The Blog

Snapshot_20130227_2When I began graduate school in Fall 2011, more experienced graduate students explained the life I was about to begin in terms of juggling: you had your job, your graduate work, some shreds of a personal life, and somehow you had to keep all of those balls up in the air. Then on January 24, 2012, I was tossed another ball–Type 1 diabetes. And I’ve always been clumsy.

I created The Clumsy Juggler to chronicle my attempts at balancing this disease with my busy life as a grad student and still find time to read for fun. Click here and read all about it!

The ‘Betes

English: The blue circle is the global symbol ...

The blue circle is the global symbol for diabetes. (Photo credit: Wikipedia)

The full medical name for diabetes is diabetes mellitus, a fancy term that literally means “sweet pee,” the most notable symptom of diabetes. The catch-all term actually refers to several related but separate diseases that affect the body’s ability to process sugar and therefore cause high blood sugar levels. I have type 1 diabetes, a rapid onset autoimmune disease that develops when your immune system attacks your body’s insulin-producing cells. Weight, diet, and activity level are not risk factors for type 1. You can read more about type 1 diabetes here.

The most common form of diabetes is type 2 diabetes. If someone in your family has diabetes but you’re not sure what type, chances are it’s type 2. While people who are overweight and sedentary are more likely to develop type 2 diabetes, weight and activity level are risk factors, not causes, of the disease. You can read more about type 2 diabetes here.

Other forms of diabetes include

There’s even a form of diabetes that has nothing to do with blood sugar: diabetes insipidus.  You can read about DI here.
Puzzled by all the technical terms? You can browse a list of common terms at the American Diabetes Association website.

The Disclaimer

I am not a juggler. I am not a nurse, a doctor, or a Certified Diabetes Educator. I’m an English teacher and education student. If you want qualified advice on grammar or writing, ask me. If you want qualified advice about diabetes, ask a doctor.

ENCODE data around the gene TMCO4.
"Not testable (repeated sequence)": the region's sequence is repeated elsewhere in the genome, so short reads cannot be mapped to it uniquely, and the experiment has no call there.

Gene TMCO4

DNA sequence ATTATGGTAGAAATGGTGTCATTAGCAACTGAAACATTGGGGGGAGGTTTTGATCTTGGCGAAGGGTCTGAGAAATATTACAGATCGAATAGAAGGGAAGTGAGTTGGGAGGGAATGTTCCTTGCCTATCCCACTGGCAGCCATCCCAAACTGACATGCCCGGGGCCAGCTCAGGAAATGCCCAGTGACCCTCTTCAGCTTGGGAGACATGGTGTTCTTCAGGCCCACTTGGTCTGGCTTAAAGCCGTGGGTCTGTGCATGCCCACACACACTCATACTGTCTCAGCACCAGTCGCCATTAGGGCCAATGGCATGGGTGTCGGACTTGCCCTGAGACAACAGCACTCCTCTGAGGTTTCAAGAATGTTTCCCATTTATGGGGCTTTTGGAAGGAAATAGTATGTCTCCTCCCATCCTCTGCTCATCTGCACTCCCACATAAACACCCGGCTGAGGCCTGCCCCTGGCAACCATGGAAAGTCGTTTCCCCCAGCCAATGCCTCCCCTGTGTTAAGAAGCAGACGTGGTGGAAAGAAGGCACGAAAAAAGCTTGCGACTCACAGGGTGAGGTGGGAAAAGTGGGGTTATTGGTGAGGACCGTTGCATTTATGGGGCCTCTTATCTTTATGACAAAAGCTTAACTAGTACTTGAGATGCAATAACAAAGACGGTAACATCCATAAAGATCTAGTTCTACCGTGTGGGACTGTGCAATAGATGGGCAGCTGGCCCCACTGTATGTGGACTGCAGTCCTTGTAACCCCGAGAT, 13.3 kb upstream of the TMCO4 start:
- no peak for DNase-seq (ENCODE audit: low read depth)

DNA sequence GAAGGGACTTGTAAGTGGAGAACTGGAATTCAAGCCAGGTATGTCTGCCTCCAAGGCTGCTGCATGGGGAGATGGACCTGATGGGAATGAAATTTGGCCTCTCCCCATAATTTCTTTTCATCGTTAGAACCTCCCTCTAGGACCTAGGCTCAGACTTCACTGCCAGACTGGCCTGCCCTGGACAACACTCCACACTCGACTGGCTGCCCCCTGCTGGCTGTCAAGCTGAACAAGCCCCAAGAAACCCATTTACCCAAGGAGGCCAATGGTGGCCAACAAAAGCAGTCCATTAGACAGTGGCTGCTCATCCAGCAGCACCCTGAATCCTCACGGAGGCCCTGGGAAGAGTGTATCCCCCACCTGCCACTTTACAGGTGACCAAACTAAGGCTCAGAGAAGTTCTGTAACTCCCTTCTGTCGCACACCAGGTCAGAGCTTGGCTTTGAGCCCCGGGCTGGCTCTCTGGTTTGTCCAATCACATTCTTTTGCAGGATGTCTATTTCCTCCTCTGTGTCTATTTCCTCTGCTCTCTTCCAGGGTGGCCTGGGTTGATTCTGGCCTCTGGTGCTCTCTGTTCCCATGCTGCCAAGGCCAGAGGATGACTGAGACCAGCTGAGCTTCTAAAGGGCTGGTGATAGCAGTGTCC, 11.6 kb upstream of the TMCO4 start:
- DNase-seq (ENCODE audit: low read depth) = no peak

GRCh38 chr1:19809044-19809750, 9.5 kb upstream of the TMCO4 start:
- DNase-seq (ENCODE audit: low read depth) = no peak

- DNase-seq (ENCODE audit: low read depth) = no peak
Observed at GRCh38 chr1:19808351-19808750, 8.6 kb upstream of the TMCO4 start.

4 responses »

  1. Hi, I have diabetes also and I’ve known for about 6 years now (type 2 though). I also have cystic fibrosis and in my blog I’m always saying ‘a few months ago I was diagnosed’ or ‘as an adult’ or ‘recently diagnosed.’ I’ve never actually written the date I was diagnosed, but I found out on January 24th 2012. I had to share that with you since I thought that was totally ironic that you found out on that day too about your diabetes! And since type 1 diabetes is also kind of rare to be diagnosed with as an adult. I would have found out about my CF prior to 1/24/12 but I kept canceling and rescheduling my pulmonology appointment because I was scared. The coincidence may not be that interesting but I think it is! Anyway if you want to check out my blog here it is:

    Thanks for sharing about your diabetes!

    • That is interesting! Thanks for sharing. It’s actually not all that uncommon to be diagnosed with type 1 diabetes as an adult, although until fairly recently doctors automatically diagnosed anyone older than 18 with type 2 diabetes. That kind of misdiagnosis would be very scary, since people with type 1 diabetes have to take insulin in order to live.

      I would have found out about my diabetes sooner as well if I had made an appointment with the doctor when I first recognized the symptoms. I went through a month of denial before I finally went to the doctor. I’m glad we both got over our denial and went!

  2. Yea I’m still in denial sometimes but I feel much happier knowing about it! Good to know about the diabetes. I guess I just thought its uncommon to be diagnosed as an adult because I thought people with type 1 were born without insulin. I’m sure that’s not true but I don’t know much about type 1. I’ve heard controversial things from doctors like they tell me that I’m at risk for type 1 when I’m older because my pancreas will stop producing anything. But then other doctors tell me its completely impossible to go from type 2 to type 1 and it won’t happen. Personally I think anything is possible unfortunately and take doctors advice with a grain of salt. Good luck with everything!

    • From what I understand, they’re both sort of right. I have type 1 because my pancreas stopped producing all at once because my immune system attacked it. Even if you stop producing insulin, you’ll still be type 2 because your immune system didn’t attack your pancreas. It’ll just wear out. It’s confusing though, because doctors have learned a lot about diabetes in recent years and it takes a while for general knowledge to catch up. You’re right–you can’t always trust doctors!

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